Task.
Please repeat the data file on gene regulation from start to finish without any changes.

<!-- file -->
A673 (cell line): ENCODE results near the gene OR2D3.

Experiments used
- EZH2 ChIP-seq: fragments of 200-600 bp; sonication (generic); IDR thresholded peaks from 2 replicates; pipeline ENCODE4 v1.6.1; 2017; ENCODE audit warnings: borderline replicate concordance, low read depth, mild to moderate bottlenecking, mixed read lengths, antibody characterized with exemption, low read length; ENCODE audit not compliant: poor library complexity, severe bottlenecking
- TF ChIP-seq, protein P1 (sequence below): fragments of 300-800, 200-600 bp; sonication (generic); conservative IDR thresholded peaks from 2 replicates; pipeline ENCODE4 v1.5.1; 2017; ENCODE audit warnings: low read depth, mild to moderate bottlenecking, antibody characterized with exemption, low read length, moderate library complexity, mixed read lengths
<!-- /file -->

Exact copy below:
A673 (cell line): ENCODE results near the gene OR2D3.

Experiments used
- EZH2 ChIP-seq: fragments of 200-600 bp; sonication (generic); IDR thresholded peaks from 2 replicates; pipeline ENCODE4 v1.6.1; 2017; ENCODE audit warnings: borderline replicate concordance, low read depth, mild to moderate bottlenecking, mixed read lengths, antibody characterized with exemption, low read length; ENCODE audit not compliant: poor library complexity, severe bottlenecking
- TF ChIP-seq, protein P1 (sequence below): fragments of 300-800, 200-600 bp; sonication (generic); conservative IDR thresholded peaks from 2 replicates; pipeline ENCODE4 v1.5.1; 2017; ENCODE audit warnings: low read depth, mild to moderate bottlenecking, antibody characterized with exemption, low read length, moderate library complexity, mixed read lengths